I mean some people have been approved with less, but I am trying to give you the idea for the best chance.
I will also provide you with two links that may be helpful. The first is to an article that will explain what they look for when issuing a non-immigrant visa like the B-2. The second is a list of things that can be presented to prove non-immigrant intent and the strong ties to the home country.
http://www.ilw.com/articles/2009,0528-schwartz.shtm
https://help.cbp.gov/ci/fattach/get/46680/0/session/L2F2LzEvdGltZS8xMzk3NDE3MzcxL3NpZC85M1BEQ0lSbA==/filename/Intentions+and+Ties.pdf
As far as the fiancé visa, you have to have met in person during the last 2 years in order to get it. This is to combat marriage fraud and romance scams. If you go there and meet in person or both meet in a third country, then you would have three options to get him to the U.S.:
1) The K-1 fiance visa takes 6 to 9 months, but you must have met before at least once during the last two years in order to process it. The I-129F will cost $340 plus a $350 fee for the visa processing fee. After he enters the U.S., then you have to marry and then you have to pay $1070 for the I-485 and he will have to wait about 5 to 7 months and gets another interview that you attend with your new spouse so that he can get Residency.
2) The K-3 spouse visa takes 6 to 9 months, you must be married. The I-129F will cost $340 plus $420 for the I-130, and $350 for the visa processing fee. Then after he enters the U.S., he must still file the I-485 for $1070 and wait for the marriage interview about 5 to 7 months later.
3) The CR-1 visa (or IR-1 if your marriage is more than 2 years old) takes about 1 year or so. You must be married. The fees are $420 for the I-130, $330 for the visa processing fee, $88 for an Affidavit of Support fee. But once he enters the U.S., he enters as a Resident and he does not have to file (or pay for) an I-485 nor does he have to attend an additional interview. He just gets his green card in the mail a few weeks later.
So the K-1 and K-3 are faster but generally more expensive. The CR-1 (and IR-1) are slower, but generally cheaper. And no, there is no middle-visa that he can use to enter the U.S. while that process is pending. He will most likely have to wait outside.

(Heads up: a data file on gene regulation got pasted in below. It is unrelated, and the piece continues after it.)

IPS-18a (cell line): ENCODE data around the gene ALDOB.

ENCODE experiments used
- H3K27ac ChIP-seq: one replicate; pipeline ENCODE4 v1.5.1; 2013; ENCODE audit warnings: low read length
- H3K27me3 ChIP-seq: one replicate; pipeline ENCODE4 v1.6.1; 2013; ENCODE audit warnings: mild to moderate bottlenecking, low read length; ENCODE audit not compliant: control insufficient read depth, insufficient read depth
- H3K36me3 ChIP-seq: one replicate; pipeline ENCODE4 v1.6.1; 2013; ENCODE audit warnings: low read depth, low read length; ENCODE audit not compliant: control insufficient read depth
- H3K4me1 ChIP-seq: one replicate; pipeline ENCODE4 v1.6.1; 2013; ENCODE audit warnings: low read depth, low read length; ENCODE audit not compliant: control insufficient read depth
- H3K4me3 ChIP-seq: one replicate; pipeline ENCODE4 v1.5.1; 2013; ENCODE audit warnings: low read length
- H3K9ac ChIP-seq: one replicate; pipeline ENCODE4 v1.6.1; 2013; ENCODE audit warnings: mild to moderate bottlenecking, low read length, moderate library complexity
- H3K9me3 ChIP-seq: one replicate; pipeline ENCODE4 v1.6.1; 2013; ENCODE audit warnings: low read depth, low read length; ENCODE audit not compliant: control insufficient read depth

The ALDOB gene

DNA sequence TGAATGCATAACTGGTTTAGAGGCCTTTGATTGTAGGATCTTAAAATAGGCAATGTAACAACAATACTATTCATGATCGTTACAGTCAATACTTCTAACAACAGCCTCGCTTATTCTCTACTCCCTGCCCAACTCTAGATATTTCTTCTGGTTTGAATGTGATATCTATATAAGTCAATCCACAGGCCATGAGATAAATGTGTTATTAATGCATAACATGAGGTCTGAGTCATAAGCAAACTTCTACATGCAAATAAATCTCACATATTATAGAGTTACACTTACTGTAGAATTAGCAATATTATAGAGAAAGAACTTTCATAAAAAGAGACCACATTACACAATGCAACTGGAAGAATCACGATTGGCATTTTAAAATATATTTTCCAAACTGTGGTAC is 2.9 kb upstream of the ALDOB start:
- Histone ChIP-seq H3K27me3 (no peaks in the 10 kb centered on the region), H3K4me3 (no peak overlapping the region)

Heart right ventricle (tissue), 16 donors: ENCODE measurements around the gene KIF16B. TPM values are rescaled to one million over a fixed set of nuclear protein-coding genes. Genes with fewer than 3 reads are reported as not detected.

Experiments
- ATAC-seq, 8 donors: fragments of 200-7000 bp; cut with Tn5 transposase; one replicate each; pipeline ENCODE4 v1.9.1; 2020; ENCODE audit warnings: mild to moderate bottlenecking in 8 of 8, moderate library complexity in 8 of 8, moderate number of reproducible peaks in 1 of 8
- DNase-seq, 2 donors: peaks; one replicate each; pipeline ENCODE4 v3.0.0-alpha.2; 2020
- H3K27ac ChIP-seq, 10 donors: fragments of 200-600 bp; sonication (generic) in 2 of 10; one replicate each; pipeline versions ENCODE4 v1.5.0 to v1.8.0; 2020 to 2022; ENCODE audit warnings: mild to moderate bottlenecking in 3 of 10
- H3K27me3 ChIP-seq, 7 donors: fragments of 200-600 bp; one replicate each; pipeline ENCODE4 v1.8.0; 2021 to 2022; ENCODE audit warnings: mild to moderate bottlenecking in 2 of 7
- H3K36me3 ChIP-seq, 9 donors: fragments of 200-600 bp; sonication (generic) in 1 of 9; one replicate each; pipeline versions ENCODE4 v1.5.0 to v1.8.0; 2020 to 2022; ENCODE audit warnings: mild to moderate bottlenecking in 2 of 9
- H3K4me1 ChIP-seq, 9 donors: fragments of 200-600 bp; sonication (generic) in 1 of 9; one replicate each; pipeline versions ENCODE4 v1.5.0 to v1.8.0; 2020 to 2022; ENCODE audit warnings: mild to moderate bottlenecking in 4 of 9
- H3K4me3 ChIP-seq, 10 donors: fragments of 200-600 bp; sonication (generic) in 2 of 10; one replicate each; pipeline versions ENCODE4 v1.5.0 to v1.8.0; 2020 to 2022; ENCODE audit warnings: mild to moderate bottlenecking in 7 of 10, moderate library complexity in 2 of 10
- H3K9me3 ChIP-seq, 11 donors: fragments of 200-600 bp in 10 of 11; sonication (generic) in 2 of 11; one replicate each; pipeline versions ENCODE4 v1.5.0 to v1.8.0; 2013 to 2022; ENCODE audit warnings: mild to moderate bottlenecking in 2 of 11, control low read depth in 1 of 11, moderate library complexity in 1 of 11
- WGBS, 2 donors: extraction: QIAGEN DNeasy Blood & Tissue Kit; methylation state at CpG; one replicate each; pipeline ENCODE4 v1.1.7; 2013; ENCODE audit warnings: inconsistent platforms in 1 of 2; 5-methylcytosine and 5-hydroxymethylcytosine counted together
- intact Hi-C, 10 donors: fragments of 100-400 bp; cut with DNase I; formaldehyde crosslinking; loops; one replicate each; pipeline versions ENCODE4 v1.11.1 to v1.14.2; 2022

Here is a link to all three:
http://travel.state.gov/content/visas/english/immigrate/types/family/fiance.html
and another link:
http://www.uscis.gov/sites/default/files/USCIS/Resources/Resources%20for%20Congress/Congressional%20Reports/I-129F%20Petition%20for%20Alien%20Fiance%28e%29.pdf
I know you do not want to wait. I know it is very inconvenient. I know you want to be together sooner rather than later, but I have this same conversation two or three times per day on this website. No one ever likes it and believe me, if there was an easier or faster way, I would tell you. I know you will probably say, “but what about this...?” or “but what about that...?” But I will most likely continue to have bad news for you. I am truly sorry. The problem is that the U.S. concerns over security and fraud in this area are more important than a 6 to 9 months inconvenience to you. The way they see it is that if it truly is a real relationship, it will survive that length of time apart. Again, I am truly sorry. I wish I had a faster and easier way to tell you about.
My goal is to provide you with excellent service – if you feel you have received anything less, please reply back as I am happy to address follow-up questions and there is no additional charge. Also, should you need to chat on the phone, private email or need help reviewing documentation, I am happy to do so for a small additional cost. Let me know if you are interested in these – I am happy to give you more details! When we are done, if you would be so kind as to leave a positive rating for my service, I would sincerely ***** ***** You can even ask additional questions without additional charge even after leaving a positive rating. Thank you for your understanding.